Bermudian heading to Ukraine to provide aid
A former Royal Bermuda Regiment soldier is preparing to journey to war-torn Ukraine to carry out humanitarian work.
Jason Rhind, 36, who left the regiment as a Lance Corporal in 2018, is due to fly out with US based aid group Task Force Yankee: Ukraine to a safe house in Poland today before crossing the border to Ukraine.
He successfully applied for a position to transport and deliver medical supplies to Ukraine, but the scope of his work could change during the three months he is planning to stay there.
Mr Rhind, a born Bermudian who was raised in Smith’s Parish and schooled at Mount Saint Agnes, said: “There is definitely apprehension and fear, and lots of unknowns.
"There is the personal safety aspect of it. The reality is that I could be going up the road to work and get hit by someone and killed or hurt.
“If that were to happen, I guess I feel like I am choosing to be out there, obviously I don’t want that to happen.
“From my understanding, I am not going to be sleeping on a bed, I will be sleeping on the ground and I’m not sure what other facilities we will have.
“I’m travelling to a foreign country where they don’t speak English. I’m looking forward to getting out there and experiencing it, it will be an adventure.
“I don’t have a wife, I don’t have kids, I don’t have a house I’m an ideal person to be able to go.
“It is almost like World War III, we don’t have other countries sending people in, but they are sending millions of dollars worth of equipment so by extension they are involved.”
Task Force Yankee: Ukraine is the brainchild of Harrison Josefowicz, a US Army veteran who lost a friend in the August 2021 suicide bombing in Afghanistan.
Frustrated that he could not help at that time, when Russia launched its invasion on February 24, 2022, he felt compelled to take action to help the people of Ukraine.
Since its launch in March hundreds of people have applied to join.
The group assists in the movement of humanitarian aid and qualified volunteers to and from Ukraine to meet the needs and requests of the Ukrainian people.
Efforts range from rescuing civilians from war-ravaged cities to providing safe houses in Poland for refugees. It establishes supply routes and actively recruits volunteers.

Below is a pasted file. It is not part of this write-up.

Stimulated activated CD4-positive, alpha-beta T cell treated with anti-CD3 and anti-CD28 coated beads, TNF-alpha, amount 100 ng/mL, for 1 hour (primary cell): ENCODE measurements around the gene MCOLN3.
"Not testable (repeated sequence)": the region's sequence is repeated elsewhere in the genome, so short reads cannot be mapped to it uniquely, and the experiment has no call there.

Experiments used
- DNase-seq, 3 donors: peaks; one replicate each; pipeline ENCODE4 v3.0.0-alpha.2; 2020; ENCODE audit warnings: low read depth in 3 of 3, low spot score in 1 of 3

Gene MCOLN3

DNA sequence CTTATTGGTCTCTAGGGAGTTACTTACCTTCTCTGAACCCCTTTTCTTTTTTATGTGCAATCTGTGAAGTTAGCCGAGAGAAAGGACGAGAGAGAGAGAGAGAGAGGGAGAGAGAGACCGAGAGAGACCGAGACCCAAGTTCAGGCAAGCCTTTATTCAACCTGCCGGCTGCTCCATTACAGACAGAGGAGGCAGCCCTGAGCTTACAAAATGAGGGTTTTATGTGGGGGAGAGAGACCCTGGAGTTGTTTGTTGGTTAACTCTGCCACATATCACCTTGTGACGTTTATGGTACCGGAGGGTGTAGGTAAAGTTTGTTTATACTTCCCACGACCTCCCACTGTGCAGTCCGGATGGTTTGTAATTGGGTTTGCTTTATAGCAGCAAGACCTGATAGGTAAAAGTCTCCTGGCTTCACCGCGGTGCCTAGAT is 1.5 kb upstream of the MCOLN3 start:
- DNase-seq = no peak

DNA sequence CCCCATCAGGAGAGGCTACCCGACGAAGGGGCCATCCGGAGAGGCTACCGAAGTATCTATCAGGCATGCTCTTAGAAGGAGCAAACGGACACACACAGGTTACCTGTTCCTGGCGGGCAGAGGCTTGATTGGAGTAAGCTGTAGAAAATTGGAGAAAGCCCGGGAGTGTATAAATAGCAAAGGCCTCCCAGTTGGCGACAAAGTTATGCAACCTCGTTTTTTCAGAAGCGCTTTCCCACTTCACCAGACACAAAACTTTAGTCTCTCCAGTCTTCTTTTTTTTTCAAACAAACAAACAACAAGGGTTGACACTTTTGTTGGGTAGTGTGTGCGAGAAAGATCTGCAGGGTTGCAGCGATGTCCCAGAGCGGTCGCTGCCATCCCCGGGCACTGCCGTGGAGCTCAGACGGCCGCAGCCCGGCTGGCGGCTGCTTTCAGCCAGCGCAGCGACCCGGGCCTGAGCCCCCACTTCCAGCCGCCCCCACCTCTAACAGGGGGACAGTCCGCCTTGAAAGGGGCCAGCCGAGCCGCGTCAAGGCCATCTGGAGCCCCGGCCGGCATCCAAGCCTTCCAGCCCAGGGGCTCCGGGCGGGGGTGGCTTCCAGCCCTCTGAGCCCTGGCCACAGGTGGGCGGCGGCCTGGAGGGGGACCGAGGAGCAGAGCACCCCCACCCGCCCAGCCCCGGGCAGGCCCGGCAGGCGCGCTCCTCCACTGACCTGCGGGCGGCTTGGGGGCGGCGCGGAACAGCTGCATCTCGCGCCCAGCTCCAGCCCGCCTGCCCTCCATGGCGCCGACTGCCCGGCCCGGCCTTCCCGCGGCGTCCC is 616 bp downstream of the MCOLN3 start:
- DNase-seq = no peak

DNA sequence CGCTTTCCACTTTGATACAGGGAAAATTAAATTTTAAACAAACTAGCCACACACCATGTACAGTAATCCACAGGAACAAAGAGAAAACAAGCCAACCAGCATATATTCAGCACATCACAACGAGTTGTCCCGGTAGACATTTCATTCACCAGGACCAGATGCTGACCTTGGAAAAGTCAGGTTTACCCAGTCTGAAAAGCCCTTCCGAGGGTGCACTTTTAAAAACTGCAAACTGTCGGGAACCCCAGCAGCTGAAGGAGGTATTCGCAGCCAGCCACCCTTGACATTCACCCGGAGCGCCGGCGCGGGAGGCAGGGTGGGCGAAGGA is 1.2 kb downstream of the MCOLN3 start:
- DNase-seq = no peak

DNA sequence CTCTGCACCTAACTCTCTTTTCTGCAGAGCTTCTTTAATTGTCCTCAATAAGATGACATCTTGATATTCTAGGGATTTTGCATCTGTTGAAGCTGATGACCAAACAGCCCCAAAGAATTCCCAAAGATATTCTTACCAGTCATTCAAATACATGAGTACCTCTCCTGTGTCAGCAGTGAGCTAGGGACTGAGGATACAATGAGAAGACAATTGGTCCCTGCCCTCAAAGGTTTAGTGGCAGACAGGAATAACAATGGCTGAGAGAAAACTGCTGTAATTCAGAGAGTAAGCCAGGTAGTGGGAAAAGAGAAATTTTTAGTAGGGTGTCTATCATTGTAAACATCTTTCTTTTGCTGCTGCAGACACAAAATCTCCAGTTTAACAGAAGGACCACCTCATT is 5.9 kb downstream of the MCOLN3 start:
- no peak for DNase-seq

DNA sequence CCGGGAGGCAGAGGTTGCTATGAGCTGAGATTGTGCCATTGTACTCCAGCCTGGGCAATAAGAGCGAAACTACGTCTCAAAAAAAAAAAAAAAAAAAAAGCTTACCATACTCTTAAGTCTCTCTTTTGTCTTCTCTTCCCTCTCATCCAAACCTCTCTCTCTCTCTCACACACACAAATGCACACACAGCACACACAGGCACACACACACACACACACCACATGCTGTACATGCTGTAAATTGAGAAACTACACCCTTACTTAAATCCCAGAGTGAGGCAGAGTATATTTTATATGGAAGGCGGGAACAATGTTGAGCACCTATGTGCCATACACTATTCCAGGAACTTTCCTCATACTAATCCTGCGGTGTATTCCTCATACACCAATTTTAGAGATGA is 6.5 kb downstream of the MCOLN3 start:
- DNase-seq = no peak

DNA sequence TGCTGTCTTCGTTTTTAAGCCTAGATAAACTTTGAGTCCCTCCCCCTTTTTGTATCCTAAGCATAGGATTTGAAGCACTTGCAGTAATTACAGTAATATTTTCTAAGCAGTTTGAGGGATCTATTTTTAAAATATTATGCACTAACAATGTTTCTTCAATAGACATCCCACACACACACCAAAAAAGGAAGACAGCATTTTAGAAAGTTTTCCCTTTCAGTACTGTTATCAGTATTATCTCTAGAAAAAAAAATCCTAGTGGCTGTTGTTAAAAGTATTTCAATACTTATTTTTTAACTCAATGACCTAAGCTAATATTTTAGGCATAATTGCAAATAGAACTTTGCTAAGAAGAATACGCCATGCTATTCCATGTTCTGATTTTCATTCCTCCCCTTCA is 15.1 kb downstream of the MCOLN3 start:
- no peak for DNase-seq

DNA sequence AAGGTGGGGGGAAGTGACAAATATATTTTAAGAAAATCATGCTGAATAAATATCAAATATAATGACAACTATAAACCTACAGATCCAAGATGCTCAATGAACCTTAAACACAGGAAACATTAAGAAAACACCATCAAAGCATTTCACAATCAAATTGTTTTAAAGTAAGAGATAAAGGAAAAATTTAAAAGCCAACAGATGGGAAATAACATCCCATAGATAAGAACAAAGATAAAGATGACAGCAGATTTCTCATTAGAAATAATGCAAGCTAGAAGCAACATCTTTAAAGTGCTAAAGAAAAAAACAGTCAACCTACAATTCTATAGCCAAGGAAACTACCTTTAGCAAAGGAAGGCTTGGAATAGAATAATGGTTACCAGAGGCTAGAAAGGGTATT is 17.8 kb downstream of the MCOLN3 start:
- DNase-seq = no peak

Mr Rhind said: “I wanted to make sure it was a group that was organised as opposed to just going out there without any planning – it is a solid group they have been there from quite early on [in the conflict].
“I have been speaking to a guy who is out there in Kiev who has been helping me – I had to buy protective gear and you can’t ship that stuff internationally.
“Last week I bought a bullet proof vest and when I get out there there is an exporter who is bringing in protective gear.”
This is the first time Mr Rhind has visited a war-torn country to carry out humanitarian work but he hopes his ten years in the regiment will give him some experience that will help him in his endeavour.
The regiment provided a reference letter for Mr Rhind as part of his application to Task force Yankee: Ukraine.
“As a result of his 10 years military service, Lance Corporal Rhind has learnt skills and developed personal qualities and attributes that make him a valuable asset. These include: leadership, management, discipline, teamwork, reliability and selfless commitment.
“LCpl Rhind’s experience during his period of service has been extensive – ranging from training to provide Bermuda with disaster relief, to providing internal security support in times of crisis.
“He has contributed to the regiment’s provision of ongoing specialist capability to the Bermuda Police Service, assistance to society both in Bermuda and regionally and a general contingency for the unexpected.
“His commitment has included attending military training on regular week nights and weekends, as well as an annual two-week camp on island or overseas, and being on call in the event of embodiment to support the Civil Authority.”
He said: “I spent part of the time teaching and training recruits. A large part of my time was in medics where I taught First Aid lessons.
“There are times in the Royal Bermuda Regiment that you are dealing with stressful situations or you are living in conditions that are less than ideal and having to cope with that and work together with people.
“I would like to think that would help, but it is primarily a defence force, they are not training people to go overseas and be involved in these types of things.
“We did talk about the possibility of me helping to teach some First Aid. We are not going to be on the front line – the position is to transport and deliver medical supplies all over the Ukraine as and where it is needed.
“They have a safe house in Poland and one in Ukraine – my guess is that it will be in the west of the country close to Lviv. I won’t know until I get there.”
Mr Rhind has worked for a number of non-profit organisations.
“He was with the Duke of Edinburgh before joining Raleigh Bermuda, the Spirit of Bermuda and Outward Bound. He said through the organisations he gained a desire to give back to the community.
He said while his friends and family were shocked to hear of his plans at first they have been supportive of his decision.
He added: “They asked if I was sure. They were upset at first, but have been really supportive and helpful.
“I am loosely looking at being there for three months – if things are really bad or I feel like I am not making a contribution, I could come back earlier, but I guess, if things are going really well I could look at staying longer.”